5. Early Life
Lester Bowles Pearson was born on April 23rd, 1897, in Newtonbrook, Toronto, Ontario. His father was a minister of the United Church of Canada. Young Pearson attended a public school in Aurora, a town in the suburb of Toronto, and then went to Hamilton Collegiate Institute in Hamilton, Ontario. After graduation, he enrolled in Victoria College at the University of Toronto in 1913. He was known to be an excellent student and a national class athlete while attending college. After World War I broke out in 1914, he served his country overseas in Egypt, Greece, and England as an airman and a medical corpsman. He worked to receive his Bachelor's of Arts Degrees in History and Psychology from the University of Toronto in 1919, before going on a scholarship to study at the University of Oxford, where he would also play ice hockey. He received a Bachelor's of Arts Degree and a Master's of Arts Degree from Oxford in 1925.
4. Rise to Power
Upon returning from Oxford, Pearson passed the Canadian foreign service entry exam with high scores, and was assigned to work in the Department of External Affairs. In this capacity, he was assigned to London, England and Washington, D.C., U.S.A. during World War II. In 1948, Pearson was appointed by Prime Minister Louis St. Laurent as Secretary of State for External Affairs in his Liberal government, and he soon won a seat in the House of Commons. After the defeat of the Liberal Party in 1957, Laurent retired, and Pearson was elected to be the new leader of the Liberal Party. He served as the leader of official minority opposition until 1963, when the Liberals formed a minority government and Pearson became the 14th Prime Minister of Canada.
Although Pearson only served one term as Canadian Prime Minster, he managed to accomplish many important reforms, especially in the realm of social welfare. His government passed universal health care legislation, the Canadian Pension Plan, and the Canada Student Loans legislation, all of which have become an integral part of Canadian identity today. He also standardized working conditions, increased the minimum wage, and put into place such standards as a 40-hour work week and two weeks of vacation time. Meanwhile, Pearson also installed Royal Commissions on the Status of Women, and on Bilingualism and Biculturalism, which helped improve women's status in Canadian society and paved the way for official bilingualism. He also instituted a new national flag, the Maple Leaf flag, which helped Canada to become more culturally independent from Great Britain, en route to forming its own, more distinctive, Canadian identity.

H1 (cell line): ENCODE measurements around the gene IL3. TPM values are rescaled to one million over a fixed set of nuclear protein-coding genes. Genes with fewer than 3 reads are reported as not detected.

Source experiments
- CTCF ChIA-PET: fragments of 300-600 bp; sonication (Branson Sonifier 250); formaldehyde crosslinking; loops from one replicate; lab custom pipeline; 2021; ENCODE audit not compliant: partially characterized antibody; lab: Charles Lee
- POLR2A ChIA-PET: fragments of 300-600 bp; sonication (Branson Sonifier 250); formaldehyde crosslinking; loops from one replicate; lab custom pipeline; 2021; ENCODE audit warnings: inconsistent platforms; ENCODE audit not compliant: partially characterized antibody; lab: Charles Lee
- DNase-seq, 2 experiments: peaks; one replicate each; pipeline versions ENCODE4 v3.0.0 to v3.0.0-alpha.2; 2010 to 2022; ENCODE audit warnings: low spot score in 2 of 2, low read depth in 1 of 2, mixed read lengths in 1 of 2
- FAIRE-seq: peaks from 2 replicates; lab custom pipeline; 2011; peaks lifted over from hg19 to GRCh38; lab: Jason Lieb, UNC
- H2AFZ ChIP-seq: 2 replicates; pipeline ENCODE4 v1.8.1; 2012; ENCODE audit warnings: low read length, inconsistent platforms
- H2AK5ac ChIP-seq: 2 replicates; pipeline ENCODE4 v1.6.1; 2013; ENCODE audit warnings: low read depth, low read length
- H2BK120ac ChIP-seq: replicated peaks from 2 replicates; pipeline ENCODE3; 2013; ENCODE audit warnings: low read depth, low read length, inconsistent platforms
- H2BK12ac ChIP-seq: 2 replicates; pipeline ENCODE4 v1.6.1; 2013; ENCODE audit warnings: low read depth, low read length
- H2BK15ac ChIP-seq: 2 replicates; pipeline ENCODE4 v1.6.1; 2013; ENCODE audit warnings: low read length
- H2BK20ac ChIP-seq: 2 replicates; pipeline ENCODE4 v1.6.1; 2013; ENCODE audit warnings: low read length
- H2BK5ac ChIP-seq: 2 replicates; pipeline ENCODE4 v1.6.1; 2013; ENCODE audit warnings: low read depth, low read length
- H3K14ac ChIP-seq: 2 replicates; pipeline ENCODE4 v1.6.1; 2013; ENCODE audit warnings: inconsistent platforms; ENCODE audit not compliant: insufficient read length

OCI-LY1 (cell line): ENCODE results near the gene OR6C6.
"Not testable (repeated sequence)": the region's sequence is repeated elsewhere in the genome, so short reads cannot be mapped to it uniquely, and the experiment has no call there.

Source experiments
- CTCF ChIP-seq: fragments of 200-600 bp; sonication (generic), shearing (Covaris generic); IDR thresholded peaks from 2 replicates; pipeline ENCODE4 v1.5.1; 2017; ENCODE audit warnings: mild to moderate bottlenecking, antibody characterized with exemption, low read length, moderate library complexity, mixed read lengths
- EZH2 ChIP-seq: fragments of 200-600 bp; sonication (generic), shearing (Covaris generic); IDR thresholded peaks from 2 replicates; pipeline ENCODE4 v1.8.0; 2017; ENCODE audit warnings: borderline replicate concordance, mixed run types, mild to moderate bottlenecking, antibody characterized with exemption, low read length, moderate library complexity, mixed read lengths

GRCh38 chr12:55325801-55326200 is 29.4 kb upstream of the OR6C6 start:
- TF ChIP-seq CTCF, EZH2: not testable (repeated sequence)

Because Pearson's Liberal Party formed a minority government, it was seen as less legitimate than a majority government, and it had to form an alliance with the New Democratic Party (NDP), which was a socialist party much further to the "Left" of the political spectrum. On the other hand, separatist sentiments in Quebec had already become a problem for Pearson's Canadian Federal government. The tensions escalated to especially high levels when the President of France, Charles de Gaulle, visited Quebec and made the famously controversial "Vive le Quebec libre" speech, in which he advocated for Quebec separatism, with the Francophone culture there in mind. The visit and speech enraged Pearson, and he made a speech the following day stating that "Canadians do not need to be liberated". But Quebec separatism remained a challenge in the following years for administrations to come.
1. Death and Legacy
Pearson had suffered from eye cancer since the early 1970s, and it later on would spread into his liver. His situation deteriorated rapidly in 1972. He died on December 27th, 1972, in his home in Ottawa, at the age of 75. Although he only served a single term as Prime Minister, he is still widely respected and spoken highly of today. The social policies passed during his days in office had, and still have, profound impacts on Canadians and Canadian identity. Pearson had received plenty of honors and awards during his life, including a Nobel Peace Prize and two Queen Elizabeth II Coronation Medals. He had also received 48 honorary degrees from top universities across the world. Many schools and public places in Canada are still named after him.